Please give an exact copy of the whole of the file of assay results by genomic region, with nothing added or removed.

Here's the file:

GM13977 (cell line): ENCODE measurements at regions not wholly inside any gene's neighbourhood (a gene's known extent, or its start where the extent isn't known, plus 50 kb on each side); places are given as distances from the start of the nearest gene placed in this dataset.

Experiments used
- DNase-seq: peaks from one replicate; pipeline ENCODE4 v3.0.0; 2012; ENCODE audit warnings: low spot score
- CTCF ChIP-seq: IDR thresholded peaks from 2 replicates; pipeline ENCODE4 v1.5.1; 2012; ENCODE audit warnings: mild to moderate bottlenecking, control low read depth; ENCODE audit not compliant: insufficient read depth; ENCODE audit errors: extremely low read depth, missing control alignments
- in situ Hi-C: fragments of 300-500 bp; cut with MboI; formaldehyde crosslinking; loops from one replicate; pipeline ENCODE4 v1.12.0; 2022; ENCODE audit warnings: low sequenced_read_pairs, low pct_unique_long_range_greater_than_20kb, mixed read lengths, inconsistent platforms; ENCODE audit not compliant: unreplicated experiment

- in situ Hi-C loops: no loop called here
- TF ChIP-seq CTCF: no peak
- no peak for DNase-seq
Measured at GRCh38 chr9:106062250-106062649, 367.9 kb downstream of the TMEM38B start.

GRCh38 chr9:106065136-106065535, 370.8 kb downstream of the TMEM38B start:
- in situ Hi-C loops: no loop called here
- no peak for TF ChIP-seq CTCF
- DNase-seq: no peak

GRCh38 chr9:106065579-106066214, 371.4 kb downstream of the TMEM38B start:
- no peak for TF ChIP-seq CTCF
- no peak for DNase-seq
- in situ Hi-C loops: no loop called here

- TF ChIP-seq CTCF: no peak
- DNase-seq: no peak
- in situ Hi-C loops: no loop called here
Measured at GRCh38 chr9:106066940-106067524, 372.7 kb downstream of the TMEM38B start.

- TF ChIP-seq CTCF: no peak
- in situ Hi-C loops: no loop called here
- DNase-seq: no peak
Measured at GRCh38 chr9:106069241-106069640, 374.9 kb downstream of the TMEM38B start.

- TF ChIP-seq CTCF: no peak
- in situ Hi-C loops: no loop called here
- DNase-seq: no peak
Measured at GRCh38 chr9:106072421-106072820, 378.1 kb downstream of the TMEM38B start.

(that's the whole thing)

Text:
GM13977 (cell line): ENCODE measurements at regions not wholly inside any gene's neighbourhood (a gene's known extent, or its start where the extent isn't known, plus 50 kb on each side); places are given as distances from the start of the nearest gene placed in this dataset.

Experiments used
- DNase-seq: peaks from one replicate; pipeline ENCODE4 v3.0.0; 2012; ENCODE audit warnings: low spot score
- CTCF ChIP-seq: IDR thresholded peaks from 2 replicates; pipeline ENCODE4 v1.5.1; 2012; ENCODE audit warnings: mild to moderate bottlenecking, control low read depth; ENCODE audit not compliant: insufficient read depth; ENCODE audit errors: extremely low read depth, missing control alignments
- in situ Hi-C: fragments of 300-500 bp; cut with MboI; formaldehyde crosslinking; loops from one replicate; pipeline ENCODE4 v1.12.0; 2022; ENCODE audit warnings: low sequenced_read_pairs, low pct_unique_long_range_greater_than_20kb, mixed read lengths, inconsistent platforms; ENCODE audit not compliant: unreplicated experiment

- in situ Hi-C loops: no loop called here
- TF ChIP-seq CTCF: no peak
- no peak for DNase-seq
Measured at GRCh38 chr9:106062250-106062649, 367.9 kb downstream of the TMEM38B start.

GRCh38 chr9:106065136-106065535, 370.8 kb downstream of the TMEM38B start:
- in situ Hi-C loops: no loop called here
- no peak for TF ChIP-seq CTCF
- DNase-seq: no peak

GRCh38 chr9:106065579-106066214, 371.4 kb downstream of the TMEM38B start:
- no peak for TF ChIP-seq CTCF
- no peak for DNase-seq
- in situ Hi-C loops: no loop called here

- TF ChIP-seq CTCF: no peak
- DNase-seq: no peak
- in situ Hi-C loops: no loop called here
Measured at GRCh38 chr9:106066940-106067524, 372.7 kb downstream of the TMEM38B start.

- TF ChIP-seq CTCF: no peak
- in situ Hi-C loops: no loop called here
- DNase-seq: no peak
Measured at GRCh38 chr9:106069241-106069640, 374.9 kb downstream of the TMEM38B start.

- TF ChIP-seq CTCF: no peak
- in situ Hi-C loops: no loop called here
- DNase-seq: no peak
Measured at GRCh38 chr9:106072421-106072820, 378.1 kb downstream of the TMEM38B start.